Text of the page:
Writing as if he were James Madison, Pete Spiliakos, in his recent article James Madison Keeps It Real On Nullification, (an excellent article I urge you to read) made an interesting argument stating that nullification and interposition were not legal. But before we get to that, let’s look at the rest of his article where he states as Madison that, “Now I’d say that nullification and interposition are two different things. The first is the alleged legal rights of states to suspend the enforcement of any law a state government feels to be unconstitutional within the borders of that state. The second is the power of the state government to protect their citizens from radical violations of their rights by the federal government. I know they sound similar, but they could hardly be more different.”
This is where he goes on to explain the difference between the two concepts. But when you break it down, it is the difference between turning your back and saying I am not going to do that and getting in the bullies face and saying I’m not going to do that and neither are you!
At the Tenth Amendment Center, we have a Model Legislation tab at the top of the page. We offer model legislative bills on different Tenth Amendment issues, and with some there are as many as three different versions.
First, there is a Resolution, which states what Tenth Amendment issue you are raising, and then asks that the federal government stop doing it, a lot like a First Amendment redress of grievances. Second, Nullification, where the Tenth Amendment issue is stated and you refuse to comply and forbid any state officer from aiding or complying with the federal government. Kind of the state version of civil disobedience. And finally comes Interposition, this one restates Nullification but not only will state officials not comply they will physically block federal officials from enforcing the “law” in the state. That’s were things get a little dicey. This is the last option no state wants to be pushed to, but when all else fails they must be willing to push back.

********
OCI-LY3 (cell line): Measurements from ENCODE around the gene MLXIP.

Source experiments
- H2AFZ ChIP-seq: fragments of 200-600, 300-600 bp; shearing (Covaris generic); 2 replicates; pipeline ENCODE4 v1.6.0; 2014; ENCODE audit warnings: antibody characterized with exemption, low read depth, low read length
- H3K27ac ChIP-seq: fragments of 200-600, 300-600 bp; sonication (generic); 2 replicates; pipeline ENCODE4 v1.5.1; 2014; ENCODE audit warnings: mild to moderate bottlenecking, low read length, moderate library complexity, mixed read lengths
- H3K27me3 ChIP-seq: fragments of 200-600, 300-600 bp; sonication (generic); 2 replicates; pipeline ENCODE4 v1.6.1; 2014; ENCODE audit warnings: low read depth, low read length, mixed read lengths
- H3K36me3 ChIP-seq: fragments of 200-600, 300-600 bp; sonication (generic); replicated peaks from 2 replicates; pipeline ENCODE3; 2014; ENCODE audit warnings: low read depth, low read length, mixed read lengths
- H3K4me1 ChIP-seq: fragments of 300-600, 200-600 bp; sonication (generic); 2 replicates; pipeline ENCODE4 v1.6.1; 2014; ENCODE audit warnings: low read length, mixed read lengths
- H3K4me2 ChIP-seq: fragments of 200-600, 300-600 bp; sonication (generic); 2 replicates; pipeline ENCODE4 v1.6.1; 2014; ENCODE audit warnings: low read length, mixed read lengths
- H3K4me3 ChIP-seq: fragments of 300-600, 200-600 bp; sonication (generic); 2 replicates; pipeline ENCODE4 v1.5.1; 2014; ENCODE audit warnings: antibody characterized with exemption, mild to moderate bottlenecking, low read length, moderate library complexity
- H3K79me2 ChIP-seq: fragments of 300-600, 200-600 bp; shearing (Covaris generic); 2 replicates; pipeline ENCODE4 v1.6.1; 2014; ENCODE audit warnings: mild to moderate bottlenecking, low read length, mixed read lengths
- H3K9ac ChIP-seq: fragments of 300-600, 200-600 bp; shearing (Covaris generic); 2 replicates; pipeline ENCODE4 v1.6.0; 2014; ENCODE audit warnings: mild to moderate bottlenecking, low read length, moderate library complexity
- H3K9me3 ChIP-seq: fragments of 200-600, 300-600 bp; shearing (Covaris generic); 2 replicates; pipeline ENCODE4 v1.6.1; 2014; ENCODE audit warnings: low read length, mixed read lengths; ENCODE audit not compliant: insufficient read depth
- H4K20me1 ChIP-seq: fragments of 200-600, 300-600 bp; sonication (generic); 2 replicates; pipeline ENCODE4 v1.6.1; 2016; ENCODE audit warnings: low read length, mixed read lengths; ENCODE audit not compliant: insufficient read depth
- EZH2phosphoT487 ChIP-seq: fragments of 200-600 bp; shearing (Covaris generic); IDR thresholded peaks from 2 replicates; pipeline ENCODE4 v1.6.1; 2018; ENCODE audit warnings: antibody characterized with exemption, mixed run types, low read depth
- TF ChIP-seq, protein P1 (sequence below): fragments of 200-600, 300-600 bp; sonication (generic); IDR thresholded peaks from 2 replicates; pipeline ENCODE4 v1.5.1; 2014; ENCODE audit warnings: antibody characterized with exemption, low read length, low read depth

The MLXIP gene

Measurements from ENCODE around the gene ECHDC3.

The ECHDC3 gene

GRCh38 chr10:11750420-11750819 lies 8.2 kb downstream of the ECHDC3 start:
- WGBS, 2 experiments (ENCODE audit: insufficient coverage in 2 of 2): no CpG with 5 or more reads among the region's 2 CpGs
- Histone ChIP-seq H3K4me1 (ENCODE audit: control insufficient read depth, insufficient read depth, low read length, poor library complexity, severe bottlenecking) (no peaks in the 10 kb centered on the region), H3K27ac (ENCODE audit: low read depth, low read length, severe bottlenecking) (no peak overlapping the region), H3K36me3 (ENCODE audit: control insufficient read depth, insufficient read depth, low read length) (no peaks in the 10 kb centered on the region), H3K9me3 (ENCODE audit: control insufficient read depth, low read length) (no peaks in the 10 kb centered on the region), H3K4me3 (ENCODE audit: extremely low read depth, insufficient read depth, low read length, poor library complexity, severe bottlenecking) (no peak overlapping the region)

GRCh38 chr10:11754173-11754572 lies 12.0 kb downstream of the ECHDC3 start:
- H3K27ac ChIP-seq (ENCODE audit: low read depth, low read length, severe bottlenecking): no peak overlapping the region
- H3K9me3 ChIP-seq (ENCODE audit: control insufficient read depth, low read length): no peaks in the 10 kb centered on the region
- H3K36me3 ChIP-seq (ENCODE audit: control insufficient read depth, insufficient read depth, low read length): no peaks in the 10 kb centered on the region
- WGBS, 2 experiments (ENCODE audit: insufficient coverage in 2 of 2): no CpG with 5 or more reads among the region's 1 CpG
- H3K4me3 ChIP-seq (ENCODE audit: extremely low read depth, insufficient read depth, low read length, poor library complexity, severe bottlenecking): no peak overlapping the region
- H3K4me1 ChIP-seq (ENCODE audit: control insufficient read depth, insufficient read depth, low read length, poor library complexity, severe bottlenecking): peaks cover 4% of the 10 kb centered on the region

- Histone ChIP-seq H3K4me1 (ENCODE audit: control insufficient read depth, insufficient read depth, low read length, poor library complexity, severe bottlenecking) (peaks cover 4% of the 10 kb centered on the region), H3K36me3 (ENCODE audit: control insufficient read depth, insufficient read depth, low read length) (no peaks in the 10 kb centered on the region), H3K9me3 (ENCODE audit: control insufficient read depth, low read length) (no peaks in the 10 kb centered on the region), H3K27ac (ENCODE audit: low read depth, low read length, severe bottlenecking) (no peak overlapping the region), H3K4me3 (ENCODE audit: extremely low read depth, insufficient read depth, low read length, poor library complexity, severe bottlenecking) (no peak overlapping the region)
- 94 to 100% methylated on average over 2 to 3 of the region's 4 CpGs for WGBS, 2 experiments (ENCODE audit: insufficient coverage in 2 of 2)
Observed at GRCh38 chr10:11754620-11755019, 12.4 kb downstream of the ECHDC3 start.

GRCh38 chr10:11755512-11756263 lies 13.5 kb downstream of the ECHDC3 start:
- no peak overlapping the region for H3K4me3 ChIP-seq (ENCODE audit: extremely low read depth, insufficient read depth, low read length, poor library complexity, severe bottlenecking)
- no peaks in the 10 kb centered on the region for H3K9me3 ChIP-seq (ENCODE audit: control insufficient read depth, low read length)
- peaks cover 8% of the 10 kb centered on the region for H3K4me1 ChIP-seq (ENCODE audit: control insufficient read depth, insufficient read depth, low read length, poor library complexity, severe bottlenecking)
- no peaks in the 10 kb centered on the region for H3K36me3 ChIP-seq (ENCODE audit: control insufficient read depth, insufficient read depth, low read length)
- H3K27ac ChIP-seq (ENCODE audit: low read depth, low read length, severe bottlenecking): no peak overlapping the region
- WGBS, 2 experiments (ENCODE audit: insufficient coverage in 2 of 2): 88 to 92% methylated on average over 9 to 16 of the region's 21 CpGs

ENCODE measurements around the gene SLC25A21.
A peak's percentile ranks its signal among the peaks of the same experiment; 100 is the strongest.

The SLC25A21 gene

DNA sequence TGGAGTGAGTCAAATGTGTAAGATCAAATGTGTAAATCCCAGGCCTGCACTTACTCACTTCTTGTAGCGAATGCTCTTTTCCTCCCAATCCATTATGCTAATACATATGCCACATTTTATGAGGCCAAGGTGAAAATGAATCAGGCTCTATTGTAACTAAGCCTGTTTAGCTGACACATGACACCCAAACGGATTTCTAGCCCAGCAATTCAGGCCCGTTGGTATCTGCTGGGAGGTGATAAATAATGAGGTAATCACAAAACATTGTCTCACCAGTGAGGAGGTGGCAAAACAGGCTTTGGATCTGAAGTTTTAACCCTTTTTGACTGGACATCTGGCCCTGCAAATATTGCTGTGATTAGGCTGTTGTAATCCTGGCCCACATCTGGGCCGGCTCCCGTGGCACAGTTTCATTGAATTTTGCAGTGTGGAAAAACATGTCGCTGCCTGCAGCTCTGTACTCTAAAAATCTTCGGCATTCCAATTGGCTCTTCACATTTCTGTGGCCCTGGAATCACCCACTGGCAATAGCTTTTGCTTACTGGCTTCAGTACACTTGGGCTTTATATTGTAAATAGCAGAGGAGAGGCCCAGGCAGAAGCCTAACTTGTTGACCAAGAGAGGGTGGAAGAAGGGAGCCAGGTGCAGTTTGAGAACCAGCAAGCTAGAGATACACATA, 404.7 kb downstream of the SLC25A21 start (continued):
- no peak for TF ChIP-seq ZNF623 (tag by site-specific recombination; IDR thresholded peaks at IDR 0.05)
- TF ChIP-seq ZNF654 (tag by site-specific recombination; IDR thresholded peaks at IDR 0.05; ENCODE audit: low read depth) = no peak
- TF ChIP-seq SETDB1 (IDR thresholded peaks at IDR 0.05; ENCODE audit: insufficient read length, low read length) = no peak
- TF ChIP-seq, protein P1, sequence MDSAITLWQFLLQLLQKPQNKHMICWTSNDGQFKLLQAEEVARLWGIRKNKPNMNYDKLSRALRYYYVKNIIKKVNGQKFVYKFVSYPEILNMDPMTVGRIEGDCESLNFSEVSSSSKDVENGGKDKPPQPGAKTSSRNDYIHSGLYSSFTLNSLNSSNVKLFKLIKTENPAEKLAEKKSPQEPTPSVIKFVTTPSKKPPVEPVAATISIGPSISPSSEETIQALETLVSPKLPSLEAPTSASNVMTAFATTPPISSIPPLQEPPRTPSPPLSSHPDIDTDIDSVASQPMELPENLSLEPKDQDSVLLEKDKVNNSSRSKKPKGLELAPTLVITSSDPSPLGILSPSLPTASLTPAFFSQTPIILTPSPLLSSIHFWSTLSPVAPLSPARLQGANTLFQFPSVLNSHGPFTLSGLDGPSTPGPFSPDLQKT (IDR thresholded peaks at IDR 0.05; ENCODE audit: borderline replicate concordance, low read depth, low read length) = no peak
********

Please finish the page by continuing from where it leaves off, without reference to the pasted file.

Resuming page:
Here is where the author writing as Madison and I part ways, “I’m talking about a state acting relative to the federal government the way the colonies related to the British Government during the Revolution. Interposition is a state stepping in to protect its people [t]he way the governments of the colonies stepped in to protect the rights of the American people in 1775-1776. The state doesn’t have the legal or constitutional authority to interpose, but no group of people have the obligation to allow themselves to be governed tyrannically.”
The second part of the statement I endorse whole heartedly it’s the first part of that last sentence where we differ,” The state doesn’t have the legal or constitutional authority to interpose.”
My biggest problem with the argument is the “legality’ issue. Who has declared the nullification or interposition illegal? To answer my own question, it would be anyone who believes that anything the federal government does is legal, or at least supreme as in the Supremacy Clause.
If that is what you think, I hate to disappoint you but that is not the case.
Please read carefully;